Shear beauty, and sheer hell on a desert island at night

AT NIGHT, here on the island of La Gomera in the Canaries, we hear the pardelas — Cory’s Shearwaters — mewling as they cruise high above the lights of the harbour; their calls echoing against the sheer rock face that rises 1,000m directly above the port beach.

Shear beauty, and sheer hell on a desert island at night

I am reminded of the line “From inch and rock, the sea mews cry”, remembered from a tragic poem by Sir Walter Scott learned when I was in primary school. The first verse ended, “Soft is the note and sad the lay that mourns the lovely Rosabelle”: the plaintive cries of these birds do call to mind a keening.

Their voice is often compared to that of an infant in distress. Some years ago, a friend, on his first night on La Gomera, heard them from the balcony of the remote house he had rented. Believing there was a child lost on the mountain, he called out neighbours to begin a search. He had no Spanish, and it took him some time to understand that they were simply birds performing a nightly ritual. Sometimes, the pardelas crash into the lights. If hurt, they are taken to a sanctuary so that they may recover sufficiently to be released, if this is possible.

Cory’s Shearwaters are seen off Ireland’s southwest coast in early autumn, distinguished from our ‘resident’ Manx Shearwaters by their larger size — wingspans of 1.25metres, against 0.85m. Also, while the black upperparts and white bellies of Manx are alternatively vivid as they ‘shear’ low over the water, the contrast is not as dramatic in the Cory’s, whose upperparts are grey-brown. The wings are long, broad and slightly rounded and the long bill is stout and hooked at the tip. Skimming the ocean surface, rising and falling with the swells, they rarely beat their wings in flight. Fish, pellagic molluscs and offal from fishing boats is their fare; they can dive as deep as 15m in search of prey.

Like their Manx cousins, they come to land only to breed, nesting on open ground amongst rock debris, or in burrows. Nests are visited only at night, to avoid discovery by predatory gulls. The racket at a breeding colony of Cory’s Shearwaters has to be heard to be believed.

Years ago, we arranged to be marooned on a Gomera beach, miles from habitation, a camping adventure for the children. We didn’t know it was a shearwater colony until night fell, and that the inhabitants would party until dawn. Their terrifying screams, shrieks and chatter kept us awake until sunrise. We sought shade beneath the walls of a ruined tomato packing station and tried to sleep amongst the basking lizards in the heat of the day.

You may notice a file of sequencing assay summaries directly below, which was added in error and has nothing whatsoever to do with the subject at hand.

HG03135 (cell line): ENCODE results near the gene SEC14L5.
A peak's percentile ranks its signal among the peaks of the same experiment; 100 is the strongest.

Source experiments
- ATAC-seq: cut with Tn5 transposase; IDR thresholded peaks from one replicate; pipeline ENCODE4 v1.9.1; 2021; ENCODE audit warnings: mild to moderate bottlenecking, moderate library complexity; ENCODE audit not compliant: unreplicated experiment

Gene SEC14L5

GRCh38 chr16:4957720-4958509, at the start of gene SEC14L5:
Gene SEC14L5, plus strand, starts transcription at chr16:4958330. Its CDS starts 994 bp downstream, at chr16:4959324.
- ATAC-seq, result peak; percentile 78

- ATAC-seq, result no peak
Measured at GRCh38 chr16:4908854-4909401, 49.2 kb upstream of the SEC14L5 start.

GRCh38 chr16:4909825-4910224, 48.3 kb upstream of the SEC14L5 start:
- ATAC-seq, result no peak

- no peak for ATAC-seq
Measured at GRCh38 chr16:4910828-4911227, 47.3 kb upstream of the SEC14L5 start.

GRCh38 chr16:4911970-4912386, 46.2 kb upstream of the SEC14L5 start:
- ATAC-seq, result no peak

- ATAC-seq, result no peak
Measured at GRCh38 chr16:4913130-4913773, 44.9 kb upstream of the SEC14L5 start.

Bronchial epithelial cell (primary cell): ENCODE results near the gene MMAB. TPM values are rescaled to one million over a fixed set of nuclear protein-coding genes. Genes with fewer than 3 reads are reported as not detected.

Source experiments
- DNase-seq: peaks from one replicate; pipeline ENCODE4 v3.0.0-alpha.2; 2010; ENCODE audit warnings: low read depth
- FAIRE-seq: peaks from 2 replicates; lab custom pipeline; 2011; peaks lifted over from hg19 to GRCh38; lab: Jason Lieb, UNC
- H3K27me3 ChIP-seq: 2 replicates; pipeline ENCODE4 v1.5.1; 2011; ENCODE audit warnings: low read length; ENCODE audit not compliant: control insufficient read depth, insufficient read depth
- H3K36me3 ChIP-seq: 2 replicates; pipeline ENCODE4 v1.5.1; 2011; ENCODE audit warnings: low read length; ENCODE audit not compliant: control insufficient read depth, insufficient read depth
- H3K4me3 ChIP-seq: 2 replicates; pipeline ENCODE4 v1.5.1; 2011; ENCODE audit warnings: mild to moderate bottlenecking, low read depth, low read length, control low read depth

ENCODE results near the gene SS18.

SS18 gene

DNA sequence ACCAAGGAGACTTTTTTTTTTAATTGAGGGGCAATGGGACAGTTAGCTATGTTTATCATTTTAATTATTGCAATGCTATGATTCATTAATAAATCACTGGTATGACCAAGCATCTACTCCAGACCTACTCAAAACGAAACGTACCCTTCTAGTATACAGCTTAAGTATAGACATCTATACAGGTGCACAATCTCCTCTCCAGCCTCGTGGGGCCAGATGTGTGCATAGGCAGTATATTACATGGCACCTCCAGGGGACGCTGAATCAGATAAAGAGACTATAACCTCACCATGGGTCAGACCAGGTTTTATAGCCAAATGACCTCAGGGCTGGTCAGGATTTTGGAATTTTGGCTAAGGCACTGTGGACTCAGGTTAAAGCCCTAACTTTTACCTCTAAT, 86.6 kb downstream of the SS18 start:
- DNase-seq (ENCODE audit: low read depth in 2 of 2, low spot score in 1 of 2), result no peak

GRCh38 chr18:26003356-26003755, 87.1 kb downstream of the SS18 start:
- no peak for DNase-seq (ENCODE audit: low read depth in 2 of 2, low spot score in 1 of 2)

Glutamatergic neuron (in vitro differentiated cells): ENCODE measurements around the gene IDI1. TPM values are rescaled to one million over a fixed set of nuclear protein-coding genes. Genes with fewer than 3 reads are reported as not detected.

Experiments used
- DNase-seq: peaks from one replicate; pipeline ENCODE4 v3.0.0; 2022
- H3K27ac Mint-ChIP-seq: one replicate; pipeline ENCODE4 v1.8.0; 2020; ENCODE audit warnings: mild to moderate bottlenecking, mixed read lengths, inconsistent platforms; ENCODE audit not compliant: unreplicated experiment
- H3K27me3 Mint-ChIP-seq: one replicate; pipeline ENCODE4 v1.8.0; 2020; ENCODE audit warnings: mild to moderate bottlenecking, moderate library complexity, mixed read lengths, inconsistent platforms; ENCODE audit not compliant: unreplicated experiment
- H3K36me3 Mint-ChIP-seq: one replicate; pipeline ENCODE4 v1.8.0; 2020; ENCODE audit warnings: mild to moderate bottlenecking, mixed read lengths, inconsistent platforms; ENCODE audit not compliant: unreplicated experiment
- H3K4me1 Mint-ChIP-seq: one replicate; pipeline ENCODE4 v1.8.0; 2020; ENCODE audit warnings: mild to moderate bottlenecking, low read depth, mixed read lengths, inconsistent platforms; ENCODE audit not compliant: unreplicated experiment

My children, back then in the 1980s, did not know the diversionary joys of lizard-catching, a craft at which my grand-nephews, 10-year-old twins, Bruno and Emelia Enright from Seville, are experts. Guests at my youngest son’s recent La Gomera wedding, they taught my seven-year-old grandson, Luca Enright from the Czech Republic, their skills.

It’s not difficult, they explained. If one is marooned on a lizard-colonised desert island, one need not be deprived of nutritious protein if one has a banana and a plastic bucket to hand. The bucket is placed beneath a wall and the lizards, scenting the peeled fruit, jump in, but cannot climb out. After sunset, when the air becomes colder, they become torpid, and can be easily handled. To their credit, the children put them back in the wall whence they came, and the lizards seemed none the worse for their ‘adventure’.

Needless-to-say, they did not capture any of the Gomero Giant Lizards, long thought to be extinct, six of which were found on a narrow ledge 700m above the Valle Gran Rey by Spanish biologists in 1999. The survivors’ location was inaccessible to rats (which would eat their eggs) and feral cats, and so they had survived.

After five years, a captive breeding programmed resulted in 90 individuals being returned to the wild on two inaccessible cliffs in the Parque Rural de Valle Gran Rey, while 44 individuals were kept for breeding purposes. La Gomera’s ‘common’ lizard is endemic. Called Boettger’s lizard, Gallotia caesaris gomerae, the female is brown with yellow stripes, and the male black, with blue facial markings. The Canaries archipelago was created by volcanic eruptions 19 million years ago. In the intervening aeons, it is hardly surprising that unique and distinctive flora and fauna evolved on the different islands, miniature forums for the evolutions encountered by Darwin in the Galapagos.

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